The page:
The Golden Speech
The Golden Speech was delivered by Queen Elizabeth I of England to 141 Members of the Commons (including the Speaker), on 30 November 1601. It was a speech that was expected to be addressing some pricing concerns, based on the recent economic issues facing the country. Surprisingly, she revealed that it would be her final Parliament and turned the mode of the speech to addressing the love and respect she had for the country, her position, and the Members themselves. It is the second such speech for which Queen Elizabeth I was noted, the first, the Speech to the Troops at Tilbury, having been given to English forces in preparation for the Spanish Armada's expected invasion. The Golden Speech has been taken to mark a symbolic end of Elizabeth's reign, one which is widely considered one of the Golden Eras of England's history. Elizabeth died 16 months later in March 1603 and was succeeded by her first cousin twice removed, James VI of Scotland and I of England.
Origin of the name
The 'Golden' label was first coined in "a version of the speech printed near the end of the Puritan interregnum" which bore a header beginning 'This speech ought to be set in letters of gold'. It was to be reprinted time and time again up to the eighteenth century, whenever England was in danger, as the Golden Speech of Queen Elizabeth. Several versions survive, including a printed pamphlet which is thought to have been checked and corrected by Elizabeth herself.
A different account by the diarist, Hayward Townshend, who was among those kneeling before her that November afternoon in the Presence Chamber, is used in the text below.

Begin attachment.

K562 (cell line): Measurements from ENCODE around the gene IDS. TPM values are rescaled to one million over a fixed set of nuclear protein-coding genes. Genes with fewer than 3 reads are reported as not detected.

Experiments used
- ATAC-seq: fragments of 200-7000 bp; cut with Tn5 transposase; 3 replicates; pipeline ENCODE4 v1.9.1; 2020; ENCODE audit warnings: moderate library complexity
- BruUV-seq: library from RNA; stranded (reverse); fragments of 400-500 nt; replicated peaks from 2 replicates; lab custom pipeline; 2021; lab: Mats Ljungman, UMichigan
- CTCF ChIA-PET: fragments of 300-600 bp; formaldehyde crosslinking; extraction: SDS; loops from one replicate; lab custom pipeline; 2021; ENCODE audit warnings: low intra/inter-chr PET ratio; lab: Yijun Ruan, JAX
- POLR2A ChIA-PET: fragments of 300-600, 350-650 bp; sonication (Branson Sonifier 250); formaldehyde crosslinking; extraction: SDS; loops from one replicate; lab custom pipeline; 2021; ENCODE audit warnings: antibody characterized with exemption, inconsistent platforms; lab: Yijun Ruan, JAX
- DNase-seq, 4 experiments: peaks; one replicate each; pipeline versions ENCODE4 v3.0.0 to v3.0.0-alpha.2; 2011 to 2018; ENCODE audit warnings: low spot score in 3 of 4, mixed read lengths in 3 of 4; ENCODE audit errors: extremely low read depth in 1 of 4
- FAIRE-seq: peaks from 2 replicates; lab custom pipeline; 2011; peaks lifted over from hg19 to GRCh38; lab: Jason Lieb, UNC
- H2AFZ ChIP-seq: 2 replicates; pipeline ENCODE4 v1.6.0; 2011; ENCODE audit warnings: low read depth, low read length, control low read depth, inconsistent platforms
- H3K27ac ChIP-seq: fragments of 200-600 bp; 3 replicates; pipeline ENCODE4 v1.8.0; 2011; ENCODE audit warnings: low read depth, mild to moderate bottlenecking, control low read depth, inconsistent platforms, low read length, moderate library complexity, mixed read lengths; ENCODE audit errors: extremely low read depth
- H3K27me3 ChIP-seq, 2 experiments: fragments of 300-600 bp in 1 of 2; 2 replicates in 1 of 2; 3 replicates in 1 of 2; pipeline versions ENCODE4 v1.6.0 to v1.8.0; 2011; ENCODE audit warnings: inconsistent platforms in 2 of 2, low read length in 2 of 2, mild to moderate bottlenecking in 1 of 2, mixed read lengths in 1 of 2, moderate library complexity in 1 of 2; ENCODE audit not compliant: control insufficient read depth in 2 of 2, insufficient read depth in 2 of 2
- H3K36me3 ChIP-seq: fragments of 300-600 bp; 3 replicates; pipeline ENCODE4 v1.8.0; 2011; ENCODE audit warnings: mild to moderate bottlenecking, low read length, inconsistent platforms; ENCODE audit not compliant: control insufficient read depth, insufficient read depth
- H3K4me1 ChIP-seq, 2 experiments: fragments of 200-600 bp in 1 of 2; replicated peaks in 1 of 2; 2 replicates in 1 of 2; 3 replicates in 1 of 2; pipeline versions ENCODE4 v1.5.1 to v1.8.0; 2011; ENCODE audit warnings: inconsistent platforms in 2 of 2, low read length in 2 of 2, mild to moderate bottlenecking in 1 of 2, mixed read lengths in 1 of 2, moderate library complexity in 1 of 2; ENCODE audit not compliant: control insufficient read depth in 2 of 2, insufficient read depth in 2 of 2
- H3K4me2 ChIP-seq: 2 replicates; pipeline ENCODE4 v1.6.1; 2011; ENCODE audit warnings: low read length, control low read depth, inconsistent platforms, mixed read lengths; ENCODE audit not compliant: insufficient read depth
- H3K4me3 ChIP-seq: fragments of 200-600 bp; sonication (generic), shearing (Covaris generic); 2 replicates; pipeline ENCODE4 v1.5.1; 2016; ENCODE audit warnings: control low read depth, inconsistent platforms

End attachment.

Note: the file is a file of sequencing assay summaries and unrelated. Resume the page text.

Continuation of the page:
There is no jewel, be it of never so rich a price, which I set before this jewel: I mean your love. For I do esteem it more than any treasure of riches; for that we know how to prize, but love and thanks I count invaluable. . . . I have ever used to set the Last Judgement Day before mine eyes and so to rule as I shall be judged to answer before a higher judge, and now if my kingly bounties have been abused and my grants turned to the hurt of my people contrary to my will and meaning, and if any in authority under me have neglected or perverted what I have committed to them, I hope God will not lay their culps [wrongs] and offenses in my charge. I know the title of a King is a glorious title, but assure yourself that the shining glory of princely authority hath not so dazzled the eyes of our understanding, but that we well know and remember that we also are to yield an account of our actions before the great judge. . . . For myself I was never so much enticed with the glorious name of a King or royal authority of a Queen as delighted that God hath made me his instrument to maintain his truth and glory and to defend his kingdom as I said from peril, dishonour, tyranny, and oppression. There will never Queen sit in my seat with more zeal to my country, care to my subjects and that will sooner with willingness venture her life for your good and safety than myself. For it is my desire to live nor reign no longer than my life and reign shall be for your good. And though you have had, and may have, many princes more mighty and wise sitting in this seat, yet you never had nor shall have, any that will be more careful and loving.
- Greenblatt, Stephen, and M. H. Abrams, eds. The Norton Anthology of English Literature. 8th ed. Vol. 1. New York: varun doshi&co.2050 Print.
- "Elizabeth’s ‘Golden Speech’ (1601)". Retrieved 2009-04-11.
- "Modern History Sourcebook: Queen Elizabeth I of England (b. 1533, r. 1558-1603) Selected Writing and Speeches". Modern History SourceBook. Retrieved 2009-04-11.